Atheism, the Computer Model by Michael Fitzgerald. Big data meets history to forecast the rise and fall of religion. More.


Globalist Illusions and the Folly of Global Governance by Samuel Gregg. Global governance projects don’t just foster unaccountable bureaucracies and rule by experts. They are increasingly corrupting the idea of human rights. More.


The Management Myth by Matthew Stewart. Most of management theory is inane, writes our correspondent, the founder of a consulting firm. If you want to succeed in business, don’t get an M.B.A. Study philosophy instead. More.


The New Yorker reviews Age of Anger by Pankaj Mishra, A Culture of Growth by Joel Mokyr, and Homo Deus by Yuval Noah Harari.


The Last Hollow Laugh by Paul Sagar. Since Francis Fukuyama proclaimed ‘The End of History’ 25 years ago, he has been much maligned. His work now seems prophetic. More.


Jefferson, Locke, and the Declaration of Independence by Robert Curry. Although Christopher Hitchens was often cheerfully iconoclastic, his 2005 biography of Thomas Jefferson affirmed the scholarly and popular consensus: the Declaration of Independence is based on John Locke’s ideas. But […]


Neil Gorsuch, Natural Law, and the Limits of Judicial Power by Samuel Gregg. What does natural law say about the power of judges in constitutional systems of government? More.


(Re)Secularizing the University by Michael Rectenwald. The religion of social-justice activism on campus breeds a new kind of secularism. More.


PD reviews Out of the Ashes: Rebuilding American Culture by Anthony Esolen.


The Crisis of Liberty in the West by Ryan Anderson. The West faces a deep crisis of liberty. Full human flourishing is hindered by the dawning collapse of civil society and by crony capitalism and cultural cronyism. Natural law arguments, […]


Evil Triumphs in These Multiverses, and God Is Powerless by Dean Zimmerman. The challenge that the multiverse poses for the idea of an all-good, all-powerful God is often focused on fine-tuning. If there are infinite universes, then we don’t need […]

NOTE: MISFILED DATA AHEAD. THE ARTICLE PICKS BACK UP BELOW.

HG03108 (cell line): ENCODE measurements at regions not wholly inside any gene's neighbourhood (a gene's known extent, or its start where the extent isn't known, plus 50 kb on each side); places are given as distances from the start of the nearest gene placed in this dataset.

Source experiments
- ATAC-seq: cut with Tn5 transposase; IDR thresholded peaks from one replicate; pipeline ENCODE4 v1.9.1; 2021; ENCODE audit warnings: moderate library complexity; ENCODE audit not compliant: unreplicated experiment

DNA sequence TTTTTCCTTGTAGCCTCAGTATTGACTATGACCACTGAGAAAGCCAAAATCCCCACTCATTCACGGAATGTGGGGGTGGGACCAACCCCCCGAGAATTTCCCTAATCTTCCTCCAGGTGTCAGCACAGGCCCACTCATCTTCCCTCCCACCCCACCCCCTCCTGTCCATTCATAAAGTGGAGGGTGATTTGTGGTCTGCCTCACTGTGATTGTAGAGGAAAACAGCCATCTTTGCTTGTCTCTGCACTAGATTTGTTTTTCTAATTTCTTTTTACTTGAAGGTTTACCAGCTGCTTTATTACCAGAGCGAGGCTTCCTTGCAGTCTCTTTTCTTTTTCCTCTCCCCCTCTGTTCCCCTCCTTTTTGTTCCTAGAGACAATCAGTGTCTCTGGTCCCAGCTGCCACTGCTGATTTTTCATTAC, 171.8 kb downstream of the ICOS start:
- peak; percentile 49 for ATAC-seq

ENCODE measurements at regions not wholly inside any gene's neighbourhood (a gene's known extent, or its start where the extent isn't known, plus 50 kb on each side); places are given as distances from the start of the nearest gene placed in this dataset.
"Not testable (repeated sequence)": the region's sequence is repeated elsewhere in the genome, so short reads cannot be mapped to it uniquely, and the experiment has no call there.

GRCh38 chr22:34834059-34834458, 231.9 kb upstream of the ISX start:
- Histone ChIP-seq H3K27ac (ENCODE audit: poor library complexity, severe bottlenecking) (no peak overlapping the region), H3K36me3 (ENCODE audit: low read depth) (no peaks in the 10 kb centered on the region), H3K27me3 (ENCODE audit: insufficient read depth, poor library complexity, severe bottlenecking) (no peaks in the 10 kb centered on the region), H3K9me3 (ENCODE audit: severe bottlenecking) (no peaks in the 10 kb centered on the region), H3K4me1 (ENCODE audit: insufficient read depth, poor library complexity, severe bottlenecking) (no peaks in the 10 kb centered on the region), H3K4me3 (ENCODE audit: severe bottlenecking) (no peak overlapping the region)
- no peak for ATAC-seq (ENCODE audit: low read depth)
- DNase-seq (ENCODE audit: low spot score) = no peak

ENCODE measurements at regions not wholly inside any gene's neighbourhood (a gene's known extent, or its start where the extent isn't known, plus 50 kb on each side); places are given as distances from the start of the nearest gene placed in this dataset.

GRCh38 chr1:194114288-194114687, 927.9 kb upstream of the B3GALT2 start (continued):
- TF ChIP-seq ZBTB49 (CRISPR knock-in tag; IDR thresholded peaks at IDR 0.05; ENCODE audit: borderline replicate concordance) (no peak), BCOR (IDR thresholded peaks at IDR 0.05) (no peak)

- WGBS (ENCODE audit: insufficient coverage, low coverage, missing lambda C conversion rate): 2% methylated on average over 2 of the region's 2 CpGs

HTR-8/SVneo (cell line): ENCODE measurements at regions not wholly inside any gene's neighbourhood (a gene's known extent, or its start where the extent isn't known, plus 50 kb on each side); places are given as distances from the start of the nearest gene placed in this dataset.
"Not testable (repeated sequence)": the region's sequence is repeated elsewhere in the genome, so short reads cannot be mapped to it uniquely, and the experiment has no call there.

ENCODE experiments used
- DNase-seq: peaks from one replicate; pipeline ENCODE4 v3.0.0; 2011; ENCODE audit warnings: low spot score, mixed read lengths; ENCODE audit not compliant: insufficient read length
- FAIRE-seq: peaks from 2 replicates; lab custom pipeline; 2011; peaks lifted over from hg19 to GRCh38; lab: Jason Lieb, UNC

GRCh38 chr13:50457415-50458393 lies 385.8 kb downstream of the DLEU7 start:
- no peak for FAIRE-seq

Barbarians and the Civilized by Pascal Bruckner. The spirit of critical examination remains the West’s best defense against fanaticism and brutality. More.


Infinity and Beyond by A.W. Moore. Georg Cantor showed that some infinities are bigger than others. Did he assault mathematical wisdom or corroborate it? More.


Ideology and the Corruption of Language by Randall Smith. Everyone talks about “dialogue,” but very few of us have the patience or are willing to do the hard work to engage in it. More.


In Defense of Plato’s Republic by Joseph G. Trabbic. For Socrates, the city isn’t only an arbitrarily chosen device for illuminating the soul’s mysteries but an essential means for creating and sustaining justice and the other virtues in the soul. […]


Stanford Encyclopedia of Philosophy: Hiddenness of God by Daniel Howard-Snyder and Adam Green. “Divine hiddenness”, as the phrase suggests, refers, most fundamentally, to the hiddenness of God, i.e., the alleged fact that God is hidden, absent, silent. In religious literature, […]


If You’re Reading This Essay, You Should Probably Have (More) Children by Jonny Anomaly and Brian Boutwell. The 20th century saw explosive population growth, fueled by a combination of declining infant mortality, decreasing violence and steady growth in agricultural productivity. […]


Dark Books by Tara Isabella Burton. What’s more wholesome than reading? Yet books wield a dangerous power: the best erode self, infecting readers with ideas. More.


PD reviews Natural Law in Court: A History of Legal Theory in Practice by R. H. Helmholz.


A Great Start by Adam Freedman. Trump’s nomination of Judge Gorsuch won’t change the ideological balance of the Supreme Court, but it bodes well for the country’s future. More.